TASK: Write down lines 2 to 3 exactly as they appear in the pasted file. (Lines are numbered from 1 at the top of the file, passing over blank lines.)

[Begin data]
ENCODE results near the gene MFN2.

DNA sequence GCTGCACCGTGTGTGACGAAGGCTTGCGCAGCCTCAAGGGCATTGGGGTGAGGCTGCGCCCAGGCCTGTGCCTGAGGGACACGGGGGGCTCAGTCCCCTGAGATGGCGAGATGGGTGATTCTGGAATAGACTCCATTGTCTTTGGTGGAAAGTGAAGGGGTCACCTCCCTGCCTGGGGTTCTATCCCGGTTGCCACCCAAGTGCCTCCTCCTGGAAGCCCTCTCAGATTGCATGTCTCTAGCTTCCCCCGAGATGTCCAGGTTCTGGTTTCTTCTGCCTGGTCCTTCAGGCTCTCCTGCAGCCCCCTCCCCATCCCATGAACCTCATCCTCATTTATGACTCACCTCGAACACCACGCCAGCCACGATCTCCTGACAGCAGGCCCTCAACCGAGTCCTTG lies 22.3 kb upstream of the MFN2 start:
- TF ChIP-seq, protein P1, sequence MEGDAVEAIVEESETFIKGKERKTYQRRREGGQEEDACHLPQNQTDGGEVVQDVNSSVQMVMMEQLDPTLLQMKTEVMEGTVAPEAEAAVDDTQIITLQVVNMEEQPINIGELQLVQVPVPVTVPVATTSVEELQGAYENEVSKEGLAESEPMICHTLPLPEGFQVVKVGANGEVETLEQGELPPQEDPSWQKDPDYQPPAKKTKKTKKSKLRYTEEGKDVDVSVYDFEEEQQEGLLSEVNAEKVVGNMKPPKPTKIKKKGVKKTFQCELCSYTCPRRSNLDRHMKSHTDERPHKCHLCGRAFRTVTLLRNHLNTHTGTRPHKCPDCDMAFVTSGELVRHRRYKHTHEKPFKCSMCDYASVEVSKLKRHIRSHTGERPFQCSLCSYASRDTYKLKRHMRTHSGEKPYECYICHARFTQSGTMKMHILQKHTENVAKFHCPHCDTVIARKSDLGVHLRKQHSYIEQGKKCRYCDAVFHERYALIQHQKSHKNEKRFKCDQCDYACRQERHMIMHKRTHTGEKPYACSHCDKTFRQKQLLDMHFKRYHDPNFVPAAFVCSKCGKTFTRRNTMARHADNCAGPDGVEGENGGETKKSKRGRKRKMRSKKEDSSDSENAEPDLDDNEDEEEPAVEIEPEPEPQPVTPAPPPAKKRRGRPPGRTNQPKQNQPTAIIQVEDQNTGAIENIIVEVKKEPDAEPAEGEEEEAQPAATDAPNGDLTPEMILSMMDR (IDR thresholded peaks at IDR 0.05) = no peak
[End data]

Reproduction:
DNA sequence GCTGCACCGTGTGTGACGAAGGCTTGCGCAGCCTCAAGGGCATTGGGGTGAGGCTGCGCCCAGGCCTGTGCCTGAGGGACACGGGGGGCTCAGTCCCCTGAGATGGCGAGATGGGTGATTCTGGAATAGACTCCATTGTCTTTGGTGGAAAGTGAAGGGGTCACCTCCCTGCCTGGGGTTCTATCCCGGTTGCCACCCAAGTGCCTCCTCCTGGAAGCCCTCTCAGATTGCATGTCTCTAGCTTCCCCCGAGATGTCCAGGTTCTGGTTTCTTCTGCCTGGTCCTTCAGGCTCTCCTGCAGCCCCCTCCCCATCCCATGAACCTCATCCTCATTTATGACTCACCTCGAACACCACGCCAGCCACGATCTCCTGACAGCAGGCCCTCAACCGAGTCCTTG lies 22.3 kb upstream of the MFN2 start:
- TF ChIP-seq, protein P1, sequence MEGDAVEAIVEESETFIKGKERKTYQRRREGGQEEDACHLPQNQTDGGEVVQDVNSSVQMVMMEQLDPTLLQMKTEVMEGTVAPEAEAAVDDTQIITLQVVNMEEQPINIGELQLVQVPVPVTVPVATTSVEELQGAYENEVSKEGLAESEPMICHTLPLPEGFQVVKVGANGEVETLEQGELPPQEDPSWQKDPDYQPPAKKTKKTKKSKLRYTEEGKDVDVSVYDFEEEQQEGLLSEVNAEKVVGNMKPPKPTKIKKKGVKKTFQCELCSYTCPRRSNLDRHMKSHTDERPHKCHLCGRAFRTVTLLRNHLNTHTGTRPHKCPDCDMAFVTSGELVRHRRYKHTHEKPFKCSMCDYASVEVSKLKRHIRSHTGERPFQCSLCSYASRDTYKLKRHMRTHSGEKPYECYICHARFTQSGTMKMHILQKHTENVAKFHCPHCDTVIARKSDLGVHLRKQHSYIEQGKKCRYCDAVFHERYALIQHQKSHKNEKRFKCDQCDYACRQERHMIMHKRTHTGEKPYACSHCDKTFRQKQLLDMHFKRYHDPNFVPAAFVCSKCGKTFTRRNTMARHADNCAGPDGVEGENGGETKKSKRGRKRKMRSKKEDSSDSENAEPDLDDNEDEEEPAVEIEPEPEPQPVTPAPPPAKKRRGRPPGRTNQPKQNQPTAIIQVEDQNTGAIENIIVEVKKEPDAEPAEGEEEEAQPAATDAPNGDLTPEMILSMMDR (IDR thresholded peaks at IDR 0.05) = no peak